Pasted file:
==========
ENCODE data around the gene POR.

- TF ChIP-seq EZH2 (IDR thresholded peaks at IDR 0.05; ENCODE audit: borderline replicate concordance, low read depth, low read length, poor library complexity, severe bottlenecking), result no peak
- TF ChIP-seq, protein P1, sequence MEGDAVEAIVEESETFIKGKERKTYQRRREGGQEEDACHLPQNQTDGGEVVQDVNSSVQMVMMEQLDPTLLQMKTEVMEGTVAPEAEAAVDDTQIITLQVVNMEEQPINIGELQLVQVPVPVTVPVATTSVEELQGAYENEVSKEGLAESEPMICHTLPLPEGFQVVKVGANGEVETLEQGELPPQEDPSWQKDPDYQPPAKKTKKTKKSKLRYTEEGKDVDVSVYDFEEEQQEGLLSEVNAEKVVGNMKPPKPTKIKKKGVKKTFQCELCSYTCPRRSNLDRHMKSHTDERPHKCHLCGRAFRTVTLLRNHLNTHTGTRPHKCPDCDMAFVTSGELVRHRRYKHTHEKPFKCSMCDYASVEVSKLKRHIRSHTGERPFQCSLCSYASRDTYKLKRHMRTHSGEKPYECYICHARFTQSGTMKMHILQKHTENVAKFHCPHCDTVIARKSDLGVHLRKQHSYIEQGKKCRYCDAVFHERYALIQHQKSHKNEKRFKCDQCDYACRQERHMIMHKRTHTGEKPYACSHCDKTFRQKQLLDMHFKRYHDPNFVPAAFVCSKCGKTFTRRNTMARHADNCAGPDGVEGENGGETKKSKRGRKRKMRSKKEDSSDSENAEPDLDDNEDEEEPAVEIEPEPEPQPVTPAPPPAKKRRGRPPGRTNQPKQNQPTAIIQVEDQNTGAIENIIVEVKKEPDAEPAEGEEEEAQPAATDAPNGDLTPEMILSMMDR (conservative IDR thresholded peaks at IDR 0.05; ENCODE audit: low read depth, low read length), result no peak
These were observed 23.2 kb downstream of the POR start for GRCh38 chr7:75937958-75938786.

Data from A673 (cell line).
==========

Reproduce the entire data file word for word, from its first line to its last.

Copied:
ENCODE data around the gene POR.

- TF ChIP-seq EZH2 (IDR thresholded peaks at IDR 0.05; ENCODE audit: borderline replicate concordance, low read depth, low read length, poor library complexity, severe bottlenecking), result no peak
- TF ChIP-seq, protein P1, sequence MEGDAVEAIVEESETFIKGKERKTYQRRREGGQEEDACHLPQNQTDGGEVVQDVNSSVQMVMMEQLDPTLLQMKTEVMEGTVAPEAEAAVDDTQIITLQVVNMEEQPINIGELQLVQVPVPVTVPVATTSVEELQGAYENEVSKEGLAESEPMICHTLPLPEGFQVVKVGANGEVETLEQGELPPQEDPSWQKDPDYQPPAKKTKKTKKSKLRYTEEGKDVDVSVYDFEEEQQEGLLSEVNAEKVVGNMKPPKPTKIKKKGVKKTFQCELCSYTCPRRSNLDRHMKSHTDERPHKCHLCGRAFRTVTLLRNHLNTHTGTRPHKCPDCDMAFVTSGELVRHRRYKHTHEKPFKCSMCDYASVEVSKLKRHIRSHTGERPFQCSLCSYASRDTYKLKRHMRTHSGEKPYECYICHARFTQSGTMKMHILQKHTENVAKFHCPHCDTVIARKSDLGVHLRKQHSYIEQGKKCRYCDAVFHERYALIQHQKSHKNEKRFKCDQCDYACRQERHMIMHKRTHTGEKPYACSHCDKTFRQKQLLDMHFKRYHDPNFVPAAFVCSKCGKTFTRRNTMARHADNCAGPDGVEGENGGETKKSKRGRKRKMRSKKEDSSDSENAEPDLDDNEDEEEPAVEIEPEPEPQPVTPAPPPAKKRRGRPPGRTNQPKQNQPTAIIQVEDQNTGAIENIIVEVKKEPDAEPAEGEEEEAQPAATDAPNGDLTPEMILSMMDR (conservative IDR thresholded peaks at IDR 0.05; ENCODE audit: low read depth, low read length), result no peak
These were observed 23.2 kb downstream of the POR start for GRCh38 chr7:75937958-75938786.

Data from A673 (cell line).